The mathematical and statistical features make the SRS algorithm powerful and valuable for mining gene expression information. One of the important features is the use of a diagnostic strategy. It ensures that the triplets with unreliable measurements at one time point are filtered out and the final selected triplets would not have the biased data points. For the yeast GeneChip data used in the validation study, there is one extreme time point (i.e., 90 min) whose dynamic range of the intensities is quite different from other time points. One strategy is to remove the entire time point from the data set (30). Removing the entire time point can result in a severe loss of information as the extreme values only occur for some genes. For other genes in the experiment, the information they carry is still valuable and should be exploited in our algorithm. The leave-one-out diagnostic strategy has the ability to extract useful information from that time point and, in the meanwhile, to minimize error from the noise. To test this observation, we apply the algorithm to a data set without the 90-min experiment and construct a new network. The new network is similar to Fig. 5. However, some parts of the network are missing. The network did not contain the pathways of CDC9 and YGP1, which are parts of Fig. 5.

Compared with the fuzzy logic approach, there are many advantages in analyzing gene expression data with the SRS algorithm. First, the SRS algorithm is less sensitive to noise because it employs a smooth response surface, whereas the fuzzy logic approach is more sensitive to noise because it makes discrete decisions (based on a discontinuous response surface). For example, given genes *A* = 0.10 and *B* = 0.49, if the noise causes gene *B*′ = 0.51, then in the SRS algorithm the fitted values of the product genes are given by *Ĉ* = *S*(*A*,*B*) = 0.11 and *Ĉ*′ = *S*(*A*,*B*′) = 0.098, which results in the noise-induced error *Ĉ* − *Ĉ*′ = 0.012, which is about 10%. In contrast, in the fuzzy logic method, *Ĉ* = 0.305 and *Ĉ*′ = 0.1475, and the noise-induced error is given by *Ĉ* − *Ĉ*′ = 0.1575, which is about 50%. This example shows the noise-induced error in the fuzzy logic approach is more serious than that in the SRS algorithm. As a result, the fuzzy logic approach may miss important information inherent in the genes. The SRS algorithm predicts a larger and more complicated gene regulatory network than the fuzzy logic approach for the same GeneChip expression data. Second, the SRS algorithm is easier to implement because of its mathematical simplicity and compactness. The computational complexity of the SRS algorithm is *O*(*g*^{3}*n*), where *g* is the number of genes retained after filtering, and *n* is the number of samples. The memory requirement is minimal because only initial data and final triplets need to be stored. It can be efficiently run on various machines such as personal computers, workstations, and supercomputers.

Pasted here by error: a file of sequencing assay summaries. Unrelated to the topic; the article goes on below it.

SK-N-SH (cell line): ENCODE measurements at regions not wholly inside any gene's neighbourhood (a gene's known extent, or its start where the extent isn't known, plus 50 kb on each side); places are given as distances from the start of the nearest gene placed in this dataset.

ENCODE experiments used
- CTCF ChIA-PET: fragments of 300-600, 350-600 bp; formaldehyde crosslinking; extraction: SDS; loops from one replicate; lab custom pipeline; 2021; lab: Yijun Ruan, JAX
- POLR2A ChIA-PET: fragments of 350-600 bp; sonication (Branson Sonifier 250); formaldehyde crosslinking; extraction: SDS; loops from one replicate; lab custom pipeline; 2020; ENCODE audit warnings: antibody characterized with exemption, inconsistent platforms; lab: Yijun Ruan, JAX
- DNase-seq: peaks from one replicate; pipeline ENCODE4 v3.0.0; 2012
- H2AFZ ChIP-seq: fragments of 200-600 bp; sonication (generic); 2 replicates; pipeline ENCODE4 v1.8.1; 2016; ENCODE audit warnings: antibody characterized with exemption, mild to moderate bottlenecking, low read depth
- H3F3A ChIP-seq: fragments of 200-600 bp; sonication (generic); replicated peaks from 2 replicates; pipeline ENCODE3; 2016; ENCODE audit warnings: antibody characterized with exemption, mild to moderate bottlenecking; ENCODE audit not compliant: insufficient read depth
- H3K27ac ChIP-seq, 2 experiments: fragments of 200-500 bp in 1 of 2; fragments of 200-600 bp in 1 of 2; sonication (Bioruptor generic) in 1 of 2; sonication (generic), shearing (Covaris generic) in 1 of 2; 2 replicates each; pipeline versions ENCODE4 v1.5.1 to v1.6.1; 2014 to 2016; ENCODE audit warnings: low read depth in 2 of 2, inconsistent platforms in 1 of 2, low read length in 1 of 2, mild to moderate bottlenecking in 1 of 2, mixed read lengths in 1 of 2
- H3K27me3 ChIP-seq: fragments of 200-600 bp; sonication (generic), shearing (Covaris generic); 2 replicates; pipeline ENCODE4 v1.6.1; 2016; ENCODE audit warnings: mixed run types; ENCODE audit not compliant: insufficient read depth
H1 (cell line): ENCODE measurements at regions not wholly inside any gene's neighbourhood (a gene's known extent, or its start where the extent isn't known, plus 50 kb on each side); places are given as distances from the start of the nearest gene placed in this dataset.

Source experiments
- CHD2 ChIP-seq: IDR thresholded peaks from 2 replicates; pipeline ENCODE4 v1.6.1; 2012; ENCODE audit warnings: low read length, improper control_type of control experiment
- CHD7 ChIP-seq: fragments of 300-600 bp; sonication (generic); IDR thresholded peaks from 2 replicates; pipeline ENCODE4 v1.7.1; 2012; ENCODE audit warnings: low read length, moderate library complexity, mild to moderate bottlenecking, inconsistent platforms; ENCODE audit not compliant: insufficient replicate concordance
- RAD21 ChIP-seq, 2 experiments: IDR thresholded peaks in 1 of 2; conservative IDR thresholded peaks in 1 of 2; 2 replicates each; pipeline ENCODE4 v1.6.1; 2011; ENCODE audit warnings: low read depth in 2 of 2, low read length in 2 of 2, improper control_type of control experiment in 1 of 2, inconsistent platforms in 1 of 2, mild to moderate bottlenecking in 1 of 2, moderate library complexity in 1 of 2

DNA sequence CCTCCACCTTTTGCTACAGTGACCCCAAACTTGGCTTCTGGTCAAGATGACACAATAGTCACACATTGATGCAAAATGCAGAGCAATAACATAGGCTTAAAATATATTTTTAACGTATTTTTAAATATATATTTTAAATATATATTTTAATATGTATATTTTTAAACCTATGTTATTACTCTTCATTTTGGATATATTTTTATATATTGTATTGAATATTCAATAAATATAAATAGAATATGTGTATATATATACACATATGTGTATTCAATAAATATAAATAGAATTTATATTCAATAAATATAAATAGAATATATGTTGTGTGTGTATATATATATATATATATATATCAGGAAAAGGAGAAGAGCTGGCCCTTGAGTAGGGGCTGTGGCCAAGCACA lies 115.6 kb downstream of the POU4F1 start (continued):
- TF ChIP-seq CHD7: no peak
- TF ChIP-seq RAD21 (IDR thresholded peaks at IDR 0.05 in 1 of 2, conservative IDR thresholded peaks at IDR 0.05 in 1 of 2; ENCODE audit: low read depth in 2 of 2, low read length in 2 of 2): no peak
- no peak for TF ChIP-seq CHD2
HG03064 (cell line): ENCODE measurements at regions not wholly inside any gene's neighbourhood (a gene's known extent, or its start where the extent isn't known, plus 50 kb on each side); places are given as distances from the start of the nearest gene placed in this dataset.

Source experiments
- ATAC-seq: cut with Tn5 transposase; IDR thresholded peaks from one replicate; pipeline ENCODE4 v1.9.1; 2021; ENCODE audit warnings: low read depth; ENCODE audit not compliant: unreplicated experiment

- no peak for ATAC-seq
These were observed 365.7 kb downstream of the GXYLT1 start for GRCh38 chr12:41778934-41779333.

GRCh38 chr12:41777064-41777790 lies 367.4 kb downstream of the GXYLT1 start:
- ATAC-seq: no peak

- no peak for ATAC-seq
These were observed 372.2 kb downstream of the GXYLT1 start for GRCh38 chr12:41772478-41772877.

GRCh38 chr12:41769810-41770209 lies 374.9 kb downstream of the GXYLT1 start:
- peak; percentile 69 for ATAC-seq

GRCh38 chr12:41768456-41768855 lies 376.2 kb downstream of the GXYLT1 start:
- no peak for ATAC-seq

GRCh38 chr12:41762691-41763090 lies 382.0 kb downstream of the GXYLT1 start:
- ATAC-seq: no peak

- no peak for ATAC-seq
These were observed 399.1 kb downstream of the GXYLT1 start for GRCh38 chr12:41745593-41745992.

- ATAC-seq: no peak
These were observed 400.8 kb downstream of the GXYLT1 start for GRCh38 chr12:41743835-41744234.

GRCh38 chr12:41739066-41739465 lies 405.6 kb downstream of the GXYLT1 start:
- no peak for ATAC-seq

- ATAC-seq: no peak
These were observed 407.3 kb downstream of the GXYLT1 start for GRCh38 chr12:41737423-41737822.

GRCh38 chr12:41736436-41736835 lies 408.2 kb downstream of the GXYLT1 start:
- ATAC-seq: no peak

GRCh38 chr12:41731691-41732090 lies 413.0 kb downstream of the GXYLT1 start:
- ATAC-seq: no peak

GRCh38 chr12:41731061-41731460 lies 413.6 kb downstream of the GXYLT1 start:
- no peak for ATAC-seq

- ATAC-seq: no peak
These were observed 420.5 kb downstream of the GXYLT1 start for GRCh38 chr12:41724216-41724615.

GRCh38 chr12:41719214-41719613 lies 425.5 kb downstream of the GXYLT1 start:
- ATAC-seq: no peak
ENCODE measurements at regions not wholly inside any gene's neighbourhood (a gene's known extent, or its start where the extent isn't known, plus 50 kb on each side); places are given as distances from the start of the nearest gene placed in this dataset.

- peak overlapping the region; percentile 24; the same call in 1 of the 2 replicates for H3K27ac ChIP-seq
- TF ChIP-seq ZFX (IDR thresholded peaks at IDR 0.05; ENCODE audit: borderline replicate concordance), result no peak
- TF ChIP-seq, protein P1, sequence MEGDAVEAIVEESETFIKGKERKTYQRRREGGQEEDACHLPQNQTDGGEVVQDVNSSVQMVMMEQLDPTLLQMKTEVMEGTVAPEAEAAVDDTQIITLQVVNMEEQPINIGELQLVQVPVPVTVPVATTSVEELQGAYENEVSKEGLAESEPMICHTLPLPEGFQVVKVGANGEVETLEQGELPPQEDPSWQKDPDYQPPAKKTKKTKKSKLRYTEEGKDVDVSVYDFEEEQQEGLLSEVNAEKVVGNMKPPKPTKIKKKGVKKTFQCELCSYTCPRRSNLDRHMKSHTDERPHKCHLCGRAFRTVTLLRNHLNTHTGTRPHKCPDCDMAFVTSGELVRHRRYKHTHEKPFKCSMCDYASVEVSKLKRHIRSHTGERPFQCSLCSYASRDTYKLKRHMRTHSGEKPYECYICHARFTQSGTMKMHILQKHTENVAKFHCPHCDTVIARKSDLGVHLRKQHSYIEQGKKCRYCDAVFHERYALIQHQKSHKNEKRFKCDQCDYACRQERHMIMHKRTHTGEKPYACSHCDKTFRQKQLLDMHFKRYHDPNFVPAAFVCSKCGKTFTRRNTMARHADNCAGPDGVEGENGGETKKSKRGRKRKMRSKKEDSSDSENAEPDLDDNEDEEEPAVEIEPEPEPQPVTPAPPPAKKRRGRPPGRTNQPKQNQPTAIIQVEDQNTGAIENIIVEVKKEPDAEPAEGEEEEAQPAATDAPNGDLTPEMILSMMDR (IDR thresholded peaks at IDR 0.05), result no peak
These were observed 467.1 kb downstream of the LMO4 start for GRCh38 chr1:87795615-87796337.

Gene expression profiling is a rapid high-throughput process that gives a large amount of information about the cell in a form that can be easily processed on a computer. By using statistical and data mining approaches to analyzing expression profile data, it is possible to confirm the function of a known gene. Moreover, because an exploratory algorithm like the SRS does not require biological information about the genes, genes with unknown functions can be included as easily as genes with known functions. Although in this study the algorithm was only used to search for triplets of activator, repressor, and target genes, the technique is generic and can be applied to other relationships and more complicated systems. Examples include other classes of relationships such as coactivators and corepressors or more complicated systems that involve genes whose transcription is regulated in complex ways by any number of transcription factors. Similarly, although the validation of this algorithm was performed using GeneChip and microarray data in this paper, the algorithm should work equally well with other expression profiling techniques.

## Acknowledgments

Present addresses: H. Xu, Department of Statistics, UCLA, Los Angeles, CA 90095; C. Tidwell, Syrrx, Inc., San Diego, CA 92121; and Y. Wang, Molecular Diagnostics, Ortho-Clinical Diagnostics, Johnson and Johnson, San Diego, CA 92121.

## Footnotes

Article published online before print. See web site for date of publication (http://physiolgenomics.physiology.org).

Address for reprint requests and other correspondence: Y. Wang, Molecular Diagnostics, Ortho-Clinical Diagnostics, Johnson and Johnson, San Diego, CA 92121 (E-mail: ywang44{at}prdus.jnj.com)

10.1152/physiolgenomics.00060.2001.

- Copyright © 2002 the American Physiological Society